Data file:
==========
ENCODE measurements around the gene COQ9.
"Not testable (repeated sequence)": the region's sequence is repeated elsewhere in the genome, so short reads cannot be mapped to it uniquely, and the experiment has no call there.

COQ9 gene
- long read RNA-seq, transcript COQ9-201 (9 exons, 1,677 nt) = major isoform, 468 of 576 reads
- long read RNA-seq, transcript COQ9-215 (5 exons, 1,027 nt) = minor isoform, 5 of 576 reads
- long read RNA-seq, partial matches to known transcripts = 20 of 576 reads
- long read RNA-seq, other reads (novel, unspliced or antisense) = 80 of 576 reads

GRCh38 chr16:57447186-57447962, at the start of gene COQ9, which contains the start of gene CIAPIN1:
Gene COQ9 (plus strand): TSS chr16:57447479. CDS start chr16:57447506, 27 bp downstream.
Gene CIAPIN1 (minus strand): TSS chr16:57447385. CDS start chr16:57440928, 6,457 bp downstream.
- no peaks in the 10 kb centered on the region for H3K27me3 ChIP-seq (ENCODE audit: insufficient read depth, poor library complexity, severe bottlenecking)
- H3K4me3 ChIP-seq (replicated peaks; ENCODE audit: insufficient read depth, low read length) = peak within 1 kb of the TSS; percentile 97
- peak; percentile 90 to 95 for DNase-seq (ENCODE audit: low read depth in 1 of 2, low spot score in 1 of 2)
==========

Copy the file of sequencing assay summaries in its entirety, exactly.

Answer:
ENCODE measurements around the gene COQ9.
"Not testable (repeated sequence)": the region's sequence is repeated elsewhere in the genome, so short reads cannot be mapped to it uniquely, and the experiment has no call there.

COQ9 gene
- long read RNA-seq, transcript COQ9-201 (9 exons, 1,677 nt) = major isoform, 468 of 576 reads
- long read RNA-seq, transcript COQ9-215 (5 exons, 1,027 nt) = minor isoform, 5 of 576 reads
- long read RNA-seq, partial matches to known transcripts = 20 of 576 reads
- long read RNA-seq, other reads (novel, unspliced or antisense) = 80 of 576 reads

GRCh38 chr16:57447186-57447962, at the start of gene COQ9, which contains the start of gene CIAPIN1:
Gene COQ9 (plus strand): TSS chr16:57447479. CDS start chr16:57447506, 27 bp downstream.
Gene CIAPIN1 (minus strand): TSS chr16:57447385. CDS start chr16:57440928, 6,457 bp downstream.
- no peaks in the 10 kb centered on the region for H3K27me3 ChIP-seq (ENCODE audit: insufficient read depth, poor library complexity, severe bottlenecking)
- H3K4me3 ChIP-seq (replicated peaks; ENCODE audit: insufficient read depth, low read length) = peak within 1 kb of the TSS; percentile 97
- peak; percentile 90 to 95 for DNase-seq (ENCODE audit: low read depth in 1 of 2, low spot score in 1 of 2)